Over the past few years, we've increasingly seen the importance for our general health of maintaining a healthy gut with good bacteria, because our gut is where we absorb nutrients into our body and it needs to work efficiently. In an interview with the website Well and Good's integrative nutritionist-slash-women's hormone expert, Alisa Vitti, explains that 'a certain set of your gut bacteria (known as the estrobolome) is responsible for one very important hormonal function: metabolizing oestrogen. When the flora in our gut (the microbiome) becomes unbalanced, our gut struggles to digest nutrients, becomes reactive to certain foods, and it can't metabolise oestrogen, Vitti explains. This can contribute to heavy periods, PMS symptoms, bloating, acne, weight gain, and so on.
She fingers dairy, sugar and gluten as major culprits of this bacterial unbalance. Antibiotics should only be used when absolutely necessary as they wipe out both the good and bad bacteria in our body, and always use pre- and probiotics to repopulate the good bacteria.
Vitti also says birth control pills can eliminate the good bacteria, and possibly consider looking at alternative methods of birth control.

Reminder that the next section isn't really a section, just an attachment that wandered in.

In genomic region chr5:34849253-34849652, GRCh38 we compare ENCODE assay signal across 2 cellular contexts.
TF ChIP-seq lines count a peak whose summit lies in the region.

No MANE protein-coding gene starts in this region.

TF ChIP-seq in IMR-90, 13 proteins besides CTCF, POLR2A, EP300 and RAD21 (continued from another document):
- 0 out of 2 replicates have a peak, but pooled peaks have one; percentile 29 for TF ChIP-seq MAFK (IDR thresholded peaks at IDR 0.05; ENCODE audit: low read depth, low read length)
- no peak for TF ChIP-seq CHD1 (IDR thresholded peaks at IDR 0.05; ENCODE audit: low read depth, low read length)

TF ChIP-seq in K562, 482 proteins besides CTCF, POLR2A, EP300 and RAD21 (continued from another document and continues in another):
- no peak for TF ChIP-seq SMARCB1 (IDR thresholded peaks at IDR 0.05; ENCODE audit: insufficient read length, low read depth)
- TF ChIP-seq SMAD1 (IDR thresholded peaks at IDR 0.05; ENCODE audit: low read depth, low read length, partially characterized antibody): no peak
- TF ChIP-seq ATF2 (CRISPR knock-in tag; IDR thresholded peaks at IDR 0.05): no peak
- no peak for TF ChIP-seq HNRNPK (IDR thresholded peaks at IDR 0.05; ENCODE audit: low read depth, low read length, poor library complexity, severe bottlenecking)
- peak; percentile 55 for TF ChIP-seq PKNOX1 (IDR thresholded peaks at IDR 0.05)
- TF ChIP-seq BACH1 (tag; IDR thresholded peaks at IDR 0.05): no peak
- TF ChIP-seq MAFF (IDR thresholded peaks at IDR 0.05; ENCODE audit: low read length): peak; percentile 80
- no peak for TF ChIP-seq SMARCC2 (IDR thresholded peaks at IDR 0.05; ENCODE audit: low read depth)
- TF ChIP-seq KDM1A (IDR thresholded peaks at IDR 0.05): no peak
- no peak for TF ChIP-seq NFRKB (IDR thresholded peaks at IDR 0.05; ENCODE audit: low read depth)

So how do you keep your gut in balance? Vitti advises...
  • Make probiotics part of your daily diet. If you're going to rebalance your gut, you need to populate it with good bacteria. Look for good quality supplements. We recommend Solal Probiotic Maximum Potency. Also start eating more probiotic-rich fermented foods like kombucha (fermented tea), water and milk kefir, live yoghurt with Howaru cultures (Woolies yoghurts, etc.), kimchi (spicy Korean fermented cabbage) and sauerkraut (German pickled cabbage).
  • Load up on prebiotics, too. Prebiotics are plant fibres from leafy greens and root vegetables that those good bacteria break down and feed on to keep them working well. Biogen Pre- & Pro-Biotic supplement offers both benefits in one.
Related: Expert Advice On How to Finally Get Rid of Your Acne

If you want a little more good advice on how to get rid of acne naturally, the website ‘7 Simple Natural Ways To Get Rid Of Acne Forever’ points out all the food triggers you should watch out for in addition to offering some practical, down-to-earth good health tips.

Perricone’s list

The 'good' foods

Fantastic foods that taste great, do wonders for your skin and help fight acne!
  • Omega-3 fats (in salmon, oily fish, flaxseed oil and walnuts) counter inflammation. Combined with avocados, seeds, nuts, they help skin to build and repair cell membranes, maintain cellular processes and counteract dryness.